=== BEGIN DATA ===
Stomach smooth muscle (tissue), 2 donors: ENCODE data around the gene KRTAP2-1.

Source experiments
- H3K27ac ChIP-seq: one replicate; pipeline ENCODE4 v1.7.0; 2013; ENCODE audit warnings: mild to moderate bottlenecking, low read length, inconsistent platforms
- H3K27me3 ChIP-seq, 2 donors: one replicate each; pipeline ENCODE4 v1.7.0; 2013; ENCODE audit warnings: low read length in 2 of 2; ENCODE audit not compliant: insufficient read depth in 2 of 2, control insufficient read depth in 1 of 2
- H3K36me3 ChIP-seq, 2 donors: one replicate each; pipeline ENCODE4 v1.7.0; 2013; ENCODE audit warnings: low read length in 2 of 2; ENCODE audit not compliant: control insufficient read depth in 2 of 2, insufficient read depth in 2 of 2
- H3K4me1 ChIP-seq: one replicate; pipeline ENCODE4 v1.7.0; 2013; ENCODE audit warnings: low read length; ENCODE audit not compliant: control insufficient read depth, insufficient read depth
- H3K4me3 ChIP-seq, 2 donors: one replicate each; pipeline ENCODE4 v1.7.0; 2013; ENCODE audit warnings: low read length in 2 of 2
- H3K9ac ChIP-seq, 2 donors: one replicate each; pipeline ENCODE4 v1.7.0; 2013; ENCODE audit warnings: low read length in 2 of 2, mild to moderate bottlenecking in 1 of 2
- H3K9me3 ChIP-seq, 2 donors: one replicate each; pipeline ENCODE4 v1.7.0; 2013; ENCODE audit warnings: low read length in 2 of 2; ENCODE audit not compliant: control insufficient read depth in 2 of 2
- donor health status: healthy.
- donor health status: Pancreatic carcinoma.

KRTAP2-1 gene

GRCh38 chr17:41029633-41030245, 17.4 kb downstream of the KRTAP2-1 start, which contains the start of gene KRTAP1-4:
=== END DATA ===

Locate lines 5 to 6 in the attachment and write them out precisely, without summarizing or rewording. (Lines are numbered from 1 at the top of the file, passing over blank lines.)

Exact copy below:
- H3K36me3 ChIP-seq, 2 donors: one replicate each; pipeline ENCODE4 v1.7.0; 2013; ENCODE audit warnings: low read length in 2 of 2; ENCODE audit not compliant: control insufficient read depth in 2 of 2, insufficient read depth in 2 of 2
- H3K4me1 ChIP-seq: one replicate; pipeline ENCODE4 v1.7.0; 2013; ENCODE audit warnings: low read length; ENCODE audit not compliant: control insufficient read depth, insufficient read depth